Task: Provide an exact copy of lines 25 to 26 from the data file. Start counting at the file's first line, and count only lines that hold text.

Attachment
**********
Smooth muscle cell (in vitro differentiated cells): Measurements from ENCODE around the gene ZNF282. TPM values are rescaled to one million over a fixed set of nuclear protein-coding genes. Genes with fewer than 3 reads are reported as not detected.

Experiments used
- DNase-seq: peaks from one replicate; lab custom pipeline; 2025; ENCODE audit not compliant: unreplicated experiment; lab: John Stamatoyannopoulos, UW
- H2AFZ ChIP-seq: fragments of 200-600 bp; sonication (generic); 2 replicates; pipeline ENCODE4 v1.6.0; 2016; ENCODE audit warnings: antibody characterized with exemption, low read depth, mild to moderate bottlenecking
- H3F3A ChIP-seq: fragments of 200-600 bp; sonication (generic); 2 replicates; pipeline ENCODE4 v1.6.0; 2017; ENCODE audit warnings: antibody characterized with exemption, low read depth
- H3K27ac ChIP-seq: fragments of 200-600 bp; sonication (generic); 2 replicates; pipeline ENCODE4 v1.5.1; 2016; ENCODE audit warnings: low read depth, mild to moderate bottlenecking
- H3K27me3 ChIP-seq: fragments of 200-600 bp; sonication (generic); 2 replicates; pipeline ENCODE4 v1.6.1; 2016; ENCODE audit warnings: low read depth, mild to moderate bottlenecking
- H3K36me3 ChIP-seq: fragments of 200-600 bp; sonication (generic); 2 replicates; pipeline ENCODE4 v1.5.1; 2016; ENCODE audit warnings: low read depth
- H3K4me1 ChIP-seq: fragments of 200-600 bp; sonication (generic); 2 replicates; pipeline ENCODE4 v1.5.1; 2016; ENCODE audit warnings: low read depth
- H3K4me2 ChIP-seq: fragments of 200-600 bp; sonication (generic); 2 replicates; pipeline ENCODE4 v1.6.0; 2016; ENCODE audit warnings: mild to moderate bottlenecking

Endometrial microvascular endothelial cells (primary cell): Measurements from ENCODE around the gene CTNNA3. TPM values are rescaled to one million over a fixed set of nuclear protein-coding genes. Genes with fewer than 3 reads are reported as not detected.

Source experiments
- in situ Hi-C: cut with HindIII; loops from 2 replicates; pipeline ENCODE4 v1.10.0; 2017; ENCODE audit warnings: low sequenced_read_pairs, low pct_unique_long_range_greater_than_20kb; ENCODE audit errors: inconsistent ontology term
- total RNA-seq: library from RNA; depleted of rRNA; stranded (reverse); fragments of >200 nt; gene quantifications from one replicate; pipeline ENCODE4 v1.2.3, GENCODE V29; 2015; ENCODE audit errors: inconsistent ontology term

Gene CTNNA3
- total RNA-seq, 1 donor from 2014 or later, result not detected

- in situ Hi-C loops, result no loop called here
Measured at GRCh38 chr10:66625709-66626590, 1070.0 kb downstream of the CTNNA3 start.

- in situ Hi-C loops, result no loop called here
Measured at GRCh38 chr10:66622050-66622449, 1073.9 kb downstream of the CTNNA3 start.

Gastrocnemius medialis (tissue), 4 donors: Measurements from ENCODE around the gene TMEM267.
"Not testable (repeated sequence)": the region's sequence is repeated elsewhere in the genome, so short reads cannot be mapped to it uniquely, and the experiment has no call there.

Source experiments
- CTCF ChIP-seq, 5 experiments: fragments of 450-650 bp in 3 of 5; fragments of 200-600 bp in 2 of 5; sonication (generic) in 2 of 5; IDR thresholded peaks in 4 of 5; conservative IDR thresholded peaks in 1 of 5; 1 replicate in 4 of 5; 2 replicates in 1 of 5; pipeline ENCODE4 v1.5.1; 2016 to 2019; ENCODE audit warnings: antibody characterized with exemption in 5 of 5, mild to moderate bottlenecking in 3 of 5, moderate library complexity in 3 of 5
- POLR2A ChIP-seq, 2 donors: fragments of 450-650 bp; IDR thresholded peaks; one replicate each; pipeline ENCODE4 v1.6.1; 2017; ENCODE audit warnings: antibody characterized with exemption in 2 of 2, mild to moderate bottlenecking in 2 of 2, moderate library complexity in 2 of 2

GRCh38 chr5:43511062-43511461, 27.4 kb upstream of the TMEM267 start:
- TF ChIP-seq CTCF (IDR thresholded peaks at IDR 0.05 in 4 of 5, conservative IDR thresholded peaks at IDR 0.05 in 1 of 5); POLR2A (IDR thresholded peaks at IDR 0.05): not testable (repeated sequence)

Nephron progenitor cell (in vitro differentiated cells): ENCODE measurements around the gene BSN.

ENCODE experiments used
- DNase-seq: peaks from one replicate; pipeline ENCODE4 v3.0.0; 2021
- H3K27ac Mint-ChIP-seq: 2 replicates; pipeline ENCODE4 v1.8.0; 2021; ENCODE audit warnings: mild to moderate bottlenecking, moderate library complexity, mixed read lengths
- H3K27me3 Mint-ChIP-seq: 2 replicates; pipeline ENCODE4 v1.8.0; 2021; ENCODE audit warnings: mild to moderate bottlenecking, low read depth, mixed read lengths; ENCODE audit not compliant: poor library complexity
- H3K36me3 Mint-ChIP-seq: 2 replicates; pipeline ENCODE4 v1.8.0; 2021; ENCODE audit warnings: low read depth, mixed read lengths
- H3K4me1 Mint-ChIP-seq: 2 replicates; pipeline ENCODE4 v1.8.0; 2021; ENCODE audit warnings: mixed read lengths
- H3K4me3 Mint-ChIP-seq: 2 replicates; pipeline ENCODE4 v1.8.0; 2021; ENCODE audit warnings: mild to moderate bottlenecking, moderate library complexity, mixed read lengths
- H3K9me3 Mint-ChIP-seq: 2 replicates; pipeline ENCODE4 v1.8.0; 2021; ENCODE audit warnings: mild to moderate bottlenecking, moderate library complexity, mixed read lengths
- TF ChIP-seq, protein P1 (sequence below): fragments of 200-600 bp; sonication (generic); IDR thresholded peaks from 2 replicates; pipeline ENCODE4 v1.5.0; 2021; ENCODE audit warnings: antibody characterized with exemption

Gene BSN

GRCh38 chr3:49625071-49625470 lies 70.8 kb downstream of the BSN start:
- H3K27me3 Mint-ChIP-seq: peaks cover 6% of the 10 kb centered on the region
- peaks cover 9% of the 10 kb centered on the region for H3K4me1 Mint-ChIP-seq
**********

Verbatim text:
- POLR2A ChIP-seq, 2 donors: fragments of 450-650 bp; IDR thresholded peaks; one replicate each; pipeline ENCODE4 v1.6.1; 2017; ENCODE audit warnings: antibody characterized with exemption in 2 of 2, mild to moderate bottlenecking in 2 of 2, moderate library complexity in 2 of 2

GRCh38 chr5:43511062-43511461, 27.4 kb upstream of the TMEM267 start: